Fashionable People, Questionable Things. | The FPQT Guide to Snagging a Brooding Man: Early Victorian Style | Fashionable People, Questionable Things.

L-A: If you want to call bullshit on this post, I’m okay with that. I know Ally will. But just know that I’m literally up to my eyes in crafts. I had to move a sewing machine, five sock creatures, a bag of noses and a pin cushion out of the way just to get to my keyboard. And when I craft, I turn to movies. Either teen comedies based on great works of literature (I bought She’s All That just to get me through a crafting season) or smouldery period dramas based on great works of literature.

This weekend was no different. I hit the Netflix and ended up watching four hour-long episodes of North and South, 13 episodes of Bleak House (what the eff was up with all the characters, Dickens? Were they all necessary??) and four hour-long episodes of Wives and Daughters. And since my inspiration right now is either “what to wear when you’re a sock monkey” or “what to wear when trying to snag a brooding fellow in the 19th century”, Imma gonna go with the latter. Because we all know that a single man in possession of a good fortune must be in want of a wife, so it doesn’t hurt to know how to dress when you meet him. So, without further ado:

The FPQT Guide to winning yourself a brooding and smouldering gentleman

preferably one with a moderate to good fortune.

Your target:

North & South, Elizabeth Gaskell, Richard Armitage

Not too shabby for an industrialist.

Now, ideally your brooding fellow should be a gentleman. None of this working man business. This ladies and gents, is a time when being a doctor or lawyer or owner of a cotton factory is not necessarily a good thing. But the times, they are a-changing, so if he’s rich enough, we’ll put up with the fact that he earned it. But if you can, go for a dude who’s comes from Ye Olde Money. Like this guy:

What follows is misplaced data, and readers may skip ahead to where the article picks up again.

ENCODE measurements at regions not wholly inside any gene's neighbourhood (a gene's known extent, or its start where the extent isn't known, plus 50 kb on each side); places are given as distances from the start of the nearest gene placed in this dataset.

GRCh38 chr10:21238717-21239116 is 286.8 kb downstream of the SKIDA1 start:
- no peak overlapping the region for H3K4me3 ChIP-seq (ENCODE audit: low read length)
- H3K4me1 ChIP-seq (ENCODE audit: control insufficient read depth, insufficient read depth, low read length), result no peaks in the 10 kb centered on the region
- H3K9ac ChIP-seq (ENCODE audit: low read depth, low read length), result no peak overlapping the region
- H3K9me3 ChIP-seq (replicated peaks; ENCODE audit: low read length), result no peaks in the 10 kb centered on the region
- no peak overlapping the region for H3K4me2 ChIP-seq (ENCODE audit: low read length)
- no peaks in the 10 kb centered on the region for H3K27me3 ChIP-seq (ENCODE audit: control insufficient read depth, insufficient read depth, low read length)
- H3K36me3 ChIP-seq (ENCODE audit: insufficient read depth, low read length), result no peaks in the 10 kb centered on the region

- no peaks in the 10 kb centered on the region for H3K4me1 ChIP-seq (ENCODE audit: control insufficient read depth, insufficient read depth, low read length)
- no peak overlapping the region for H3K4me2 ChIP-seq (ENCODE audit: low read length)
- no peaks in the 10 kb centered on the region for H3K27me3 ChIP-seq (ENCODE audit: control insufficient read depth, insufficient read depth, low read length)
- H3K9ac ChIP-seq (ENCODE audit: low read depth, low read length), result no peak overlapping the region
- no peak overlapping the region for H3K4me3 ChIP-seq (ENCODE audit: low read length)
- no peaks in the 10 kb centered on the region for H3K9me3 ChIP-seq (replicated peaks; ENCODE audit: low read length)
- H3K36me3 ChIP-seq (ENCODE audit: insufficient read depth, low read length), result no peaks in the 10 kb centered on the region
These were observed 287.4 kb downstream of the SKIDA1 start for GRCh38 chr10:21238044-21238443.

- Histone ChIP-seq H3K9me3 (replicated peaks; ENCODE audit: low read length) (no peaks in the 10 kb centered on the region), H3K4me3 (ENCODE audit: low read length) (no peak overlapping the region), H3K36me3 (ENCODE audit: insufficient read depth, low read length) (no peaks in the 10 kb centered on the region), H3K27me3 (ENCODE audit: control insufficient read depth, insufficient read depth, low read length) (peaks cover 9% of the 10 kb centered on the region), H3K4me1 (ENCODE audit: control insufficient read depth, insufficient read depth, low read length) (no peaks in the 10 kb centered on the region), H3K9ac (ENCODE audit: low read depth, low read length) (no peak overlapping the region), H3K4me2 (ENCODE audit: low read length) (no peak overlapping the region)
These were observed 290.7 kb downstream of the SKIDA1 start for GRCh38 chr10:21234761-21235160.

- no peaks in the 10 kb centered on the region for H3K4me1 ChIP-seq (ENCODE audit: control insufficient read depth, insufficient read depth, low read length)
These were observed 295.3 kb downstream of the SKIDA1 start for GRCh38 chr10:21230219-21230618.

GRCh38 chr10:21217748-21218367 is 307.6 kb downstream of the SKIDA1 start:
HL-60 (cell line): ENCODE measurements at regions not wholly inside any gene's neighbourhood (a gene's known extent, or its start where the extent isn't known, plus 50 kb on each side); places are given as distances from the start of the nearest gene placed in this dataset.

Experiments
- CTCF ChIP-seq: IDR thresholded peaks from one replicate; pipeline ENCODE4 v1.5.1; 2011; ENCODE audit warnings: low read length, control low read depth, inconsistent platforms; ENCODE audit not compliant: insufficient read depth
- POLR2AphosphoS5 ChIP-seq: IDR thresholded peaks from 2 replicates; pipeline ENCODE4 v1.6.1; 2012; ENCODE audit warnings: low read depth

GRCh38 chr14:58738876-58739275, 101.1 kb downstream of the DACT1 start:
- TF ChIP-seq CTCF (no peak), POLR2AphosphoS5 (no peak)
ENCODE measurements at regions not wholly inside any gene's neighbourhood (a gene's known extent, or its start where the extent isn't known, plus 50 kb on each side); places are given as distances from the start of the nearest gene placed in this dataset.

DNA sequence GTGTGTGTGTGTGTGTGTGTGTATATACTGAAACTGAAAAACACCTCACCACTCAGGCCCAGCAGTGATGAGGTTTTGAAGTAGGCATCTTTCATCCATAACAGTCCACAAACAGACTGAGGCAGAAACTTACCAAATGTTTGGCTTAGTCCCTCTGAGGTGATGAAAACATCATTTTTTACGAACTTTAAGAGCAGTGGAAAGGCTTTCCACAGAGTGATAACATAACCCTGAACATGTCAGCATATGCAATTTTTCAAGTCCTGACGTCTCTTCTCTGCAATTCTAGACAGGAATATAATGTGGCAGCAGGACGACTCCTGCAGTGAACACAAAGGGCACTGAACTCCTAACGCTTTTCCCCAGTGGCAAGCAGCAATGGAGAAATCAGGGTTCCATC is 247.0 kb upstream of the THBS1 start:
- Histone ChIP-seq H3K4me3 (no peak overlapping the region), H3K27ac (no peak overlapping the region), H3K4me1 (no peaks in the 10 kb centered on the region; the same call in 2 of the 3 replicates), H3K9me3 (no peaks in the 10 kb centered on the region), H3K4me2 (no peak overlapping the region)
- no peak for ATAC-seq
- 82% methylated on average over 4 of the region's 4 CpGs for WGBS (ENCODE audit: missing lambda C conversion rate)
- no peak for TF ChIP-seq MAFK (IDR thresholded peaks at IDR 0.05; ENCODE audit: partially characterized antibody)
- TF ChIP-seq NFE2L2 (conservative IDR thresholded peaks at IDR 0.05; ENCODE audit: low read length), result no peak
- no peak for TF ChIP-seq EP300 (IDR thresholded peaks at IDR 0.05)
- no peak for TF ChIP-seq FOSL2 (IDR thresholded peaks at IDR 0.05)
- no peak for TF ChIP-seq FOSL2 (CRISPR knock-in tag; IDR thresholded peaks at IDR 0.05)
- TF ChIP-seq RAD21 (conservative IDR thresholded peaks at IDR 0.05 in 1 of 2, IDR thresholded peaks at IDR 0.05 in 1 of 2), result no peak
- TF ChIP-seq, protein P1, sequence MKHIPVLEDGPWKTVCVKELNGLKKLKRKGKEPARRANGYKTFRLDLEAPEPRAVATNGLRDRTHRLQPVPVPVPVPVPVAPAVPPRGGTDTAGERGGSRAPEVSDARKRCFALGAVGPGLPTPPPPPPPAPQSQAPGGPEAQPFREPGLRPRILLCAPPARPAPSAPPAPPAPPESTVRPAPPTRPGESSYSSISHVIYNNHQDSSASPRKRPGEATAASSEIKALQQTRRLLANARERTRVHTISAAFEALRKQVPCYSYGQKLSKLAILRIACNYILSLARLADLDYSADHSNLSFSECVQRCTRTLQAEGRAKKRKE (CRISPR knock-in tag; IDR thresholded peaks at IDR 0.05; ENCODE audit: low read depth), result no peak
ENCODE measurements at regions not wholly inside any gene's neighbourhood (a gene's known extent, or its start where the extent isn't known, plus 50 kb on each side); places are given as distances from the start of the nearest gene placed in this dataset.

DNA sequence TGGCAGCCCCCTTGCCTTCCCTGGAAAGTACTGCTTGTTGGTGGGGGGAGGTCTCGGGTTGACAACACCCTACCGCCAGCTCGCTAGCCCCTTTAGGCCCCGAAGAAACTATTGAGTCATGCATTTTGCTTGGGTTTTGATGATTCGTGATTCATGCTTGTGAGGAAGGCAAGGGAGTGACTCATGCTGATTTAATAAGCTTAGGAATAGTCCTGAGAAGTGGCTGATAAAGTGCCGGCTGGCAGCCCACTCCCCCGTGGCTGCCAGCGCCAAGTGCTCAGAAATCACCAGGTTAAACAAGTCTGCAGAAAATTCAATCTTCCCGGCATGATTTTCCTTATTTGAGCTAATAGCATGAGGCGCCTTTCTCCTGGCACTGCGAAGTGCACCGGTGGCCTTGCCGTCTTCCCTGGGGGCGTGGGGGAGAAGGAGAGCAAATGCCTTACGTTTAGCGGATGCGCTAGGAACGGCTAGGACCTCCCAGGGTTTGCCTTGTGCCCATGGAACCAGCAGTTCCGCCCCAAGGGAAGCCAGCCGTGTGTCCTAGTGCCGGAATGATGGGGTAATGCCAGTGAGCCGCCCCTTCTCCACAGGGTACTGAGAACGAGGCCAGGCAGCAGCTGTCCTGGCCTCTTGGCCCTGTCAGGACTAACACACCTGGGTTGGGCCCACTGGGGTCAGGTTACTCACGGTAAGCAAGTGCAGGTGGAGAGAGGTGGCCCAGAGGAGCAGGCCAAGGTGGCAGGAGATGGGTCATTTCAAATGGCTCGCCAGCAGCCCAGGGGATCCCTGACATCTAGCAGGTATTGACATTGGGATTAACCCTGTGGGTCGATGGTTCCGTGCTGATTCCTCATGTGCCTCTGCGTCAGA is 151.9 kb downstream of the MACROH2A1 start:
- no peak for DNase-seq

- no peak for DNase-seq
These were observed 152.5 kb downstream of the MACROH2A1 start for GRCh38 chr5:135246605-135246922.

How to get him to notice you at a party:

Wives and Daughters, Elizabeth Gaskell, Oh You Fancy

This is what she wears to brunch.

If you’re going for the win and money is your only object, then you want fancy. You want your nails done, hair done, everything did. In fact, the bigger the better. Big dress. Big hair. Big hats.

No one was surprised he chose Cynthia over her sister Molly.

You see, the dowdy floral number? No? Oh, that’s because her step-sister is up-front and center with the giant hat and sleeves so puffy they’d send Anne Shirley into a tizzy. But Molly (the plainer one) has something else going for her. She and our other heroine, Margaret, are playing the long game. Because while the dudes go straight for the fancy, that doesn’t work out so well in the long run. Either they figure out she’s an idiot or she ditches them for someone with more cash money and a family name (fancy costs money).

So what’s our un-fancy girl to do? Well, here’s two tricks:

1. The “I hate you. No I don’t. Yes, I do. Wait, I don’t, I actually love you.”¬† plan.

If he's willing to look past that hat, he's a keeper.

 

This my friends is a risky way to get a man. It involves telling him to eff off just as he says he ardently loves and admires you. Oh sure, he’ll do nice things for your family and friends. And yes, he’ll perk up a bit when he hears you’ve said really nice things about him. But there’s no guarantee he’s coming back. Your brooding hero might just be the type to stand there and look tortured in the snow while you leave town. And honestly, do you really want to hurt him? He already broods enough as it is.

Brooding is already his hobby. He doesn't need more reasons to brood.

On the upside to this plan, he’s totally into you for your brains and your opinions – not your outfits.

2. The “Loves ya like a sister” plan.

Another risky move from both the Regency and Early Victorian playbooks. Oh sure he thinks you’re cute in that plaid dress and he likes that he can talk to you about science and shit, but does he like like you?

Unfortunately, he's just not that into you. At least not yet.

The trouble is, you’re dressing safe. Sure you look cute, but you’re not catching his eye. You’re dressing for other ladies in your village.